Archive for September, 2012

Wiki Wiki whaat?

If you haven’t heard of Wikipedia by now then crawl out from under your Web 1.0 rock and turn your intertubes to www.wikipedia.org. This is the most successful implementation of
what is known as a ‘Wiki’, which is effectively a resource that is built on collaboration and contribution from a large, or small, group of people. The concept is similar to a brainstorming session based on facts, everyone contributes their expertise on a single topic, the submissions are either posted straight away or moderated for quality, and the knowledge is saved into the Wiki for later.

In Wikipedia’s case it has moderators to ensure quality over quantity, and also accuracy of the data within the Wiki. If you’re a regular user of Wikipedia you will be familiar with the concept of ‘getting distracted’ while researching things due to the sheer volume of information on there.

The great thing about Wiki’s in a business scenario is their ability to be used for sharing operational information. The Wiki can be turned into a living, breathing knowledge base of both present issues and past fixes, common issues that present themselves, what to watch out for, projects that people are working on and the progress / hickups / needs they currently have. Needs, advice or other content can then be contributed by either people internal to the organisation (internal wiki) or externally if it is published to the internet.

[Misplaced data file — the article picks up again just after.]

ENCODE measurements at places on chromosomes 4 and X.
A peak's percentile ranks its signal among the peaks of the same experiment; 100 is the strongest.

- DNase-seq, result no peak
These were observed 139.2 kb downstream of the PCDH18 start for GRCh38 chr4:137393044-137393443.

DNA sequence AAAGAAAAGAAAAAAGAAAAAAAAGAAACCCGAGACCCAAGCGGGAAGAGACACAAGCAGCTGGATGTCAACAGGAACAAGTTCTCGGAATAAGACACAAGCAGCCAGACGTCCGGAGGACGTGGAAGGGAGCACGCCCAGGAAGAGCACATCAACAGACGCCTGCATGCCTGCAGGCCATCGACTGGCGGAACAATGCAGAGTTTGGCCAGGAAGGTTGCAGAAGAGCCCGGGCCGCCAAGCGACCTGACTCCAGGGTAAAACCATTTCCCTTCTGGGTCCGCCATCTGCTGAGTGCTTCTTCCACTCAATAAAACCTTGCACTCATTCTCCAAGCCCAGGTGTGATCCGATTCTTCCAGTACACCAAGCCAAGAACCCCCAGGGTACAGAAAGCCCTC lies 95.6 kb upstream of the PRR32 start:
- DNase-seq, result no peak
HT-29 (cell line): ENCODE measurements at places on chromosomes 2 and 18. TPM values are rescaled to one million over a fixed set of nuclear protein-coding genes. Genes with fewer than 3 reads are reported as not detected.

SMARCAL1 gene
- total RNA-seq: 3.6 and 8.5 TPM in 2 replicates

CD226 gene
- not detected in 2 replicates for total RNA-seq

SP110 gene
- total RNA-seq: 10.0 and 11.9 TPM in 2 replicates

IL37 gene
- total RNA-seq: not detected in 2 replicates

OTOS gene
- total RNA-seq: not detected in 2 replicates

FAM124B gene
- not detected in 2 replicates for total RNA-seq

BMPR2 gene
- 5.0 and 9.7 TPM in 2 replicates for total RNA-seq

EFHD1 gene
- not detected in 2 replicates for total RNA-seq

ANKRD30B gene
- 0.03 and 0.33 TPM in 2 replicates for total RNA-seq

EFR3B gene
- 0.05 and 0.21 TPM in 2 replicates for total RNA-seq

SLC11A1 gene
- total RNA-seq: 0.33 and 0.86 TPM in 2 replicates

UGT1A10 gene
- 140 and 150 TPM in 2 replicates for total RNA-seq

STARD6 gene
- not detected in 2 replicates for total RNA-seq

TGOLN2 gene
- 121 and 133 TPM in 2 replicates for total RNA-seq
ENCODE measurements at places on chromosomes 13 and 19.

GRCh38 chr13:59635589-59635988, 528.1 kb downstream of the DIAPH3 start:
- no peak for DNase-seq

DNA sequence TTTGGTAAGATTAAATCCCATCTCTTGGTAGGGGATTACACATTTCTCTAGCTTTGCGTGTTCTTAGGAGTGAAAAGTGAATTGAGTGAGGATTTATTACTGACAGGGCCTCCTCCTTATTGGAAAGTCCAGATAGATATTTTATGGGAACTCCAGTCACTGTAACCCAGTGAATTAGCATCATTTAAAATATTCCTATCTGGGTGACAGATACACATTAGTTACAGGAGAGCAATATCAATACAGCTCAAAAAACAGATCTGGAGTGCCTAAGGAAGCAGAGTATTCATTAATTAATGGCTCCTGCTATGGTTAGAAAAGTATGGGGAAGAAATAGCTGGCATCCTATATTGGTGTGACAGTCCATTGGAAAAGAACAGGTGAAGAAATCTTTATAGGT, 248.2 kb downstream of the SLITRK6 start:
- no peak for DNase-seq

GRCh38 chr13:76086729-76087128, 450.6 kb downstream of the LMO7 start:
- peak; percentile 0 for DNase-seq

The downside to a Wiki is that if content isn’t moderated or backed up there is always the possibility of incorrect, incomplete or down right wrong information. This is either done accidently, with the best intent or simply people trolling. For an obvious example of Wikipedia Trolling click here, or for the uninitiated, here and here.

Who Wiki’s?